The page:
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DO ANIMALS HIBERNATE IN ATTICS?

By

Mike Szmudrowski

|

December 23, 2020

During the winter months, wildlife such as bats, raccoons, and squirrels start to slow down their activity and prepare for a long drawn out period of cold weather and lack of food and water. Some of the animals go into a state of Torpor, a form of hibernation, and other semi-hibernate where they rest without moving for several weeks at a time. Full hibernation is when an animal slows its heart rate, breathing, lowers its body temperature, and sleeps for the entire winter season. Living off of its fat reserves that were built up all spring and summer. Some of Southern Ontario’s animals that fully hibernate are groundhogs and bats. Semi- hibernation is when an animal, on particularly cold spells, will slow down its heart rate, breathing, lower body temperature and sleep for a few days at a time. Awaking just long enough to eat any food they have have stored, get a drink and relieve themselves before going back to sleep until the weather breaks. Animals in Southern Ontario that semi-hibernate include raccoons, skunks, and chipmunks. Many native animals hibernate, or semi-hibernate during Southern Ontario’s winter season including groundhogs, chipmunks, raccoons, and bats.

There are 2 major animal behaviors to expect when animals come out of hibernation in Southern Ontario.  The 1st is feeding heavily to restore their energy levels and weight and the 2nd is mating to start the next batch of wildlife to terrorize your home and become another animal in your attic.

WILDLIFE ARE GETTING INTO FULL SWING OF THE BREEDING SEASON

Pretty soon we will be seeing a lot of animals with their offspring out and about. Although the young ones are extremely cute, they can cause a laundry list of problems for homeowners. Many homeowners attempt to deal with these animals themselves, which if done incorrectly can only compound the problems. If you suspect animals have taken residence in or around your home, call a reputable, licensed wildlife control company to humanely and effectively remove the animals and any offspring.

Raccoons are one of the most common species of wildlife that we deal with, especially during the breeding season. The sows (females) will take residence in attics, or old open buildings to rear their young. The females will have litters of young that range from 2-6 kits per litter. These females will defend their young at all costs and can become quite vicious. The females can also sit with, caring for their young for many days on end without leaving to feed and water herself. So do not ignore any “occasional” sounds you may hear. Have them checked out by a professional wildlife technician. Although raccoons may be one of the most common animals we deal with, there are many more animals that can and will enter a home or structure to raise young such as…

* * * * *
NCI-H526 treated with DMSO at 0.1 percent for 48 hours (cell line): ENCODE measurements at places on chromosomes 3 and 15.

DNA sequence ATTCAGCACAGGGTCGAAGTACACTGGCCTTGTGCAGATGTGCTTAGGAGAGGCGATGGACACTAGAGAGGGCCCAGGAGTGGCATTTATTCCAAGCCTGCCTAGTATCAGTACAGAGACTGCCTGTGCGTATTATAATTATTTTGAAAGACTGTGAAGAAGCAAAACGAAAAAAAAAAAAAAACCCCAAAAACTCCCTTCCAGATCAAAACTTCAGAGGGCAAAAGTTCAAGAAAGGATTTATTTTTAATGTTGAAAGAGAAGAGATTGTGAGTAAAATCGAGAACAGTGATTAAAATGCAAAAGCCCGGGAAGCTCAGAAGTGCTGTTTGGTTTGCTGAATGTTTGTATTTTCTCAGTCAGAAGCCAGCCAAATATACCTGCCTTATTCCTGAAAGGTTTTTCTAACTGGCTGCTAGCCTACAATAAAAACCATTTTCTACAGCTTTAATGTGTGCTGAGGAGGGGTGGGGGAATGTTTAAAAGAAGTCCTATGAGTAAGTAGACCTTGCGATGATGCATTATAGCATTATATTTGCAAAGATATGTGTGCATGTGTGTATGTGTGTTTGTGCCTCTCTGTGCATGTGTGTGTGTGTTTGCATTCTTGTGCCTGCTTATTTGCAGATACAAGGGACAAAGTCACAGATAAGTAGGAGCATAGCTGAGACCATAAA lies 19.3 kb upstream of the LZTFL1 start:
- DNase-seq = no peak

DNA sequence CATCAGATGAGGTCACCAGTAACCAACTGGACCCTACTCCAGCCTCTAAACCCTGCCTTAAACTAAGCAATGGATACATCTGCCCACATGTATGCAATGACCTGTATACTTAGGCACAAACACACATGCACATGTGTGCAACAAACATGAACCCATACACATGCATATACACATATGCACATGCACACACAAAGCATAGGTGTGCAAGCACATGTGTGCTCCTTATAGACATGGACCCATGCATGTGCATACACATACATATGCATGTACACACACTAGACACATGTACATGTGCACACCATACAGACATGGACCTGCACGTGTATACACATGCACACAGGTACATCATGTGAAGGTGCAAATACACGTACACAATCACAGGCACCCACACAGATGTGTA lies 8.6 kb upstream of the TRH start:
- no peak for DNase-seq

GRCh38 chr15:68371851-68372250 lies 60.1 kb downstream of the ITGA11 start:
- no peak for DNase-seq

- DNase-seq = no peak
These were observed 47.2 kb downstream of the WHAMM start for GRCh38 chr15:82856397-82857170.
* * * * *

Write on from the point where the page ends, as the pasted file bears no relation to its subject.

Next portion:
• Opossums
  • Squirrels
  • Rodents (mice, rats, etc)

Wild animals can be dangerous if mishandled, and there are also a number of other concerns when dealing with the trapping, removal, clean up, and repairs that come along with animal issues that many homeowners may not be aware of.

HERE IS A LIST OF THINGS YOU MAY WANT TO CONSIDER BEFORE TAKING ON ANIMAL REMOVAL

  • Are you aware of all of your provincial, local, and depending on species, federal laws concerning the trapping of animals?
  • Once the animal is trapped do you have a plan to remove it?
  • Do you have the proper equipment to safely, and humanely trap the problem animal?
  • After the animal is removed what is your plan to keep them out and to clean up the mess left behind?
  • Do you know how to check to see if the animal has offspring, and how to locate them?
  • Are you aware of how to properly protect yourself and the animal from any harm? Including the transmission of diseases.

This is just a small list of things that every technician at City Wildlife Control is trained and properly educated to deal with. There are many more factors in the animal removal process than many homeowners think, especially this time of year when you add offspring into the mix.

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